Out in Abuja: Night of the Spoken Word

Dike Chukwumerije

Going to the Abuja Literary Society’s, ALS, open mic night is one of my favourite things to do in Abuja. It takes place on the first Friday of the month at Transcorp Hilton and on the second Friday at French Institute at Wuse 2. The ALS also organises a book club on the third Friday at Salamander Café, Wuse 2 –not far from the French Institute and Book Jam on the last Friday.

Open Mic is a mixture of different performances; from short stories read by their authors to musical performances, poetry and spoken word acts.

I love spoken word; if done right, I love it. It’s like poetry but not quite. The switching cadence of the performer’s voice is what does it for me. Think “The Revolution Will Not Be Televised” by Gil Scott Heron, sampled by Kanye West on his album, My Twisted Dark Fantasy; and thanks to Kanye, I often refer to that beautiful piece as, “Who will survive in America.”

Once a year, for spoken word enthusiasts, ALS hosts a spoken word night. There are one or two book readings but the focus is on this poetry/rap love’s child; which is an ironic or maybe dumb thing to say because, one would argue, spoken word begat rap.

This year’s Spoken Word night was held on Friday, September 26 at Silverbird Cinemas. It was the first time I would go for such an event so I didn’t know what to expect. The night started at 7p.m. sharp – no African time, with a reading by Reward Nisirim from his book.

The excerpt was a funny one, about the author’s experience on a journey from the East to Lagos.

Before I continue, I would like to inform you that right from the beginning of the programme, the cinema hall where it was held was near-filled up. At some point, the anchor –author, spoken word artist and all-round talented person Dike Chukwumerijie –had to interrupt a performer to ask people still coming in to move up to the gallery where there was space. Some were actually squatting on the steps. Not bad for a “literary event,” and in Abuja too where people keep affirming that “nobody” shows up to events.

Most of the spoken word performances, but for one or two that focused on love, were laments about the state of our beloved, “disfigured,” Nigeria.

The Storyteller asked Why Does the African Man Sleep. Chika Jones gave a Salute to people who give their best despite the myriad challenges we face here. Much later in the night, he came back to give a “newsreel” on contemporary issues from the still-to-be rescued Chibok girls to the heroic death of Ameyo Adadevoh, the doctor that treated the Liberian-American, Patrick Sawyer, who brought Ebola to Nigeria.

Midway into the spoken word performances, there was another short story reading; this time from Michaela Moye, who read ‘Her Fault’ from her book of short stories, Relieved.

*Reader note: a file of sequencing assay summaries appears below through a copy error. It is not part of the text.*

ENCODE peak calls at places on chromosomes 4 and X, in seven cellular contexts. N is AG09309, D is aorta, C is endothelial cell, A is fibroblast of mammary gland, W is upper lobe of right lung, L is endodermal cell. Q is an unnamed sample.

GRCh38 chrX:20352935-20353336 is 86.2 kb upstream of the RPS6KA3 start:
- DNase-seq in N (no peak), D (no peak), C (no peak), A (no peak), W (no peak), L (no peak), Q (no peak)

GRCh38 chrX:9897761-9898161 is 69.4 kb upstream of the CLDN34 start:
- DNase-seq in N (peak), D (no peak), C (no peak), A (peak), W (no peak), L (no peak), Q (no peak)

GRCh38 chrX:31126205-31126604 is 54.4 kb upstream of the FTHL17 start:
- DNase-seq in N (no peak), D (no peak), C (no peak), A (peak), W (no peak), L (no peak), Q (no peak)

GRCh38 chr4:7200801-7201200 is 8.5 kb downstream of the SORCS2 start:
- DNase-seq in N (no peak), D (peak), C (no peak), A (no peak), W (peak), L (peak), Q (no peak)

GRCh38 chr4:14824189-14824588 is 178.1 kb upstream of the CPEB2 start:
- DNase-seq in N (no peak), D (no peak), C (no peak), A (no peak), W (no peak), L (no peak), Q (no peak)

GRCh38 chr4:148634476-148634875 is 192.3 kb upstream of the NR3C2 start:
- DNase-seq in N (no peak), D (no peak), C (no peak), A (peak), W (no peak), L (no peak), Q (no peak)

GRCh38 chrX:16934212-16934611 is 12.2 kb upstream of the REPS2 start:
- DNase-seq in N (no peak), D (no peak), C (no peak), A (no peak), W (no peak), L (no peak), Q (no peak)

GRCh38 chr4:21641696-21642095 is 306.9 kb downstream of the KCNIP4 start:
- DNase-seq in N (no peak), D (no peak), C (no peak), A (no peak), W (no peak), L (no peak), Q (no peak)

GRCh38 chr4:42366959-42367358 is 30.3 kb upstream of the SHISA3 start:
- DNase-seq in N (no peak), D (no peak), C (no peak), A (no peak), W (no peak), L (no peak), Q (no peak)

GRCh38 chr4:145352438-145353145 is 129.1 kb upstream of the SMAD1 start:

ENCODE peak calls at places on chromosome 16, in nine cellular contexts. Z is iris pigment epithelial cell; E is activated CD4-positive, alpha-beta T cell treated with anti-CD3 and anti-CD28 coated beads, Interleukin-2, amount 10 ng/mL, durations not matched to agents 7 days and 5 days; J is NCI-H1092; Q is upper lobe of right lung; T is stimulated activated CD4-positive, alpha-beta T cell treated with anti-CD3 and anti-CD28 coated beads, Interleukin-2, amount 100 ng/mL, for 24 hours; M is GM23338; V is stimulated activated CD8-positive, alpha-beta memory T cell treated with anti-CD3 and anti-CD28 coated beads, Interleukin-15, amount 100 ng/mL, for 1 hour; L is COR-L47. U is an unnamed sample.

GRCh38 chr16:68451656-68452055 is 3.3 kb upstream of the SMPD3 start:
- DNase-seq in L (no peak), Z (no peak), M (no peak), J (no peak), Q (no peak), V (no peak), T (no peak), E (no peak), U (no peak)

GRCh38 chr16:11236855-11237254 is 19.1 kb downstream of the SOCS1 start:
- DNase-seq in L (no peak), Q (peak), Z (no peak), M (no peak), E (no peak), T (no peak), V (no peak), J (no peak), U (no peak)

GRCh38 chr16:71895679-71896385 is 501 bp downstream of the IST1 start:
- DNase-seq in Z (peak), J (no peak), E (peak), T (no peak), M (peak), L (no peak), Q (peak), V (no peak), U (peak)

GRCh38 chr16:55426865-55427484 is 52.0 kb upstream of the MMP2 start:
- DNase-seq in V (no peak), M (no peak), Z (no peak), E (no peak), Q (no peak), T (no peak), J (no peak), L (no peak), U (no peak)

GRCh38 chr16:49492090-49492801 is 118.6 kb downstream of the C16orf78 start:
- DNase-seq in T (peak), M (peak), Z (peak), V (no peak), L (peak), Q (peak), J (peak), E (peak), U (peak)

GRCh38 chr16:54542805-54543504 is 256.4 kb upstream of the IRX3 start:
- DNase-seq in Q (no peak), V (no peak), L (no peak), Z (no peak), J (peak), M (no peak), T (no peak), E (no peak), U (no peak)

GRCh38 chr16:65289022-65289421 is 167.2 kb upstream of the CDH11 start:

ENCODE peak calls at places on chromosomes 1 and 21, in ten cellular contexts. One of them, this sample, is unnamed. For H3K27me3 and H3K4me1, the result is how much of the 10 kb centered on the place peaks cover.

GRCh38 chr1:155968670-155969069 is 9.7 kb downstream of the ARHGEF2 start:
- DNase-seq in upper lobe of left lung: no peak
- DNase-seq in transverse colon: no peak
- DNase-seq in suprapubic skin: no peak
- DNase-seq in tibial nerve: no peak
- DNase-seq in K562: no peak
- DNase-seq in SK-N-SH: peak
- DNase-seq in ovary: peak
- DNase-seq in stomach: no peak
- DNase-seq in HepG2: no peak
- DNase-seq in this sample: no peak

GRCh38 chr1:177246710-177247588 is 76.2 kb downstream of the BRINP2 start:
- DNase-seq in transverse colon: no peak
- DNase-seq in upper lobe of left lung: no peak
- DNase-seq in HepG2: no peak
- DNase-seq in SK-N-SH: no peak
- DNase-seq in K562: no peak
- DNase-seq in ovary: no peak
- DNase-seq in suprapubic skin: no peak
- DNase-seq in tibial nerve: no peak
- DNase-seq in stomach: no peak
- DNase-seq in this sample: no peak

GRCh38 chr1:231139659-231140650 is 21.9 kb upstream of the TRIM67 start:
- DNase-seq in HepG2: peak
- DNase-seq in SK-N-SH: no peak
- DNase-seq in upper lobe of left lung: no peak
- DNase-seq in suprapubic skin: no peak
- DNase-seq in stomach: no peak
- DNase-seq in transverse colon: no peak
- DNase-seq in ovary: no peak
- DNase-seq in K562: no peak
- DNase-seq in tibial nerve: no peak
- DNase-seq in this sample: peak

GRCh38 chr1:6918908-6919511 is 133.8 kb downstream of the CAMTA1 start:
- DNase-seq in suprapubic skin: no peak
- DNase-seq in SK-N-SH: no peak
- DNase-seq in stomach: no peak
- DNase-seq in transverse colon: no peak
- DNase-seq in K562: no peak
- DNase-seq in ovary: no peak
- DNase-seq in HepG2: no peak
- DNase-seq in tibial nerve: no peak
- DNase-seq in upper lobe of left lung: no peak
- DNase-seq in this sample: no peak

A highlight of the evening was recitations –more like enactment – from some pupils of Start Rite School, Apo. According to their introduction, these kids were part of a club at their school where they often took part in recitation battles or declamation, as they called it.

The poems they recited were by Chukwumerije, all with profound themes geared to make one reflect. And these kids took them on like pros, giving life to what on some other lips would have sounded like mere words.

Another impressive young man –not one of the pupils –was 11 years old Chukwuemeka Obi-Obasi, who rendered Wole Soyinka’s Telephone Conversation and JP Clark’s Abiku.

There was also a tribute to the late Maya Angelou; a video of the late poet giving a restrained yet powerful delivery of her famous poem, Still I Rise, as well as an excerpt of an OWN video of Ms. Angelou talking about how her mother’s love (and respect) for her inspired her to greatness.

Anchorman gave a heart-wrenching performance titled, It’s You Against Your People. Torpedo went more personal, confronting The Me That Is In Me (That’s Trying To Kill Me.) The performance was heightened by the actual voices of the two persons in one confronting each other; with one, while feeling sorry for himself, still aspiring for better and best, and the other justifying all the ills and distractions that prevents the “third me” (the real me) from showing forth and achieving his true life-purpose.

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A third short story was from Eketi Ette, about her fiery experience with Cameroon pepper. Spoiler: for some weird reason, she inhaled it like snuff.

With all the laments and outcries, Bash Amuneni decided to talk about romantic love instead: This Thing That You Do To Me.

Then to crown the… words fail me. I think coolest night ever would be apt. To crown the coolest, chilliest, most inspiring night ever, a montage –sort of like a music video but not quite; a poetry video, if you like –of Chukwumerijie performing The Ramblings of a Poet in Love was shown. The spoken word dealt with how a woman, often sacrifices all for her marriage –her dreams, her family, even her well-being.

At the end of the short video, which is available on Youtube, the audience was asking of more but it was around 9 p.m. and time to end on a high note.


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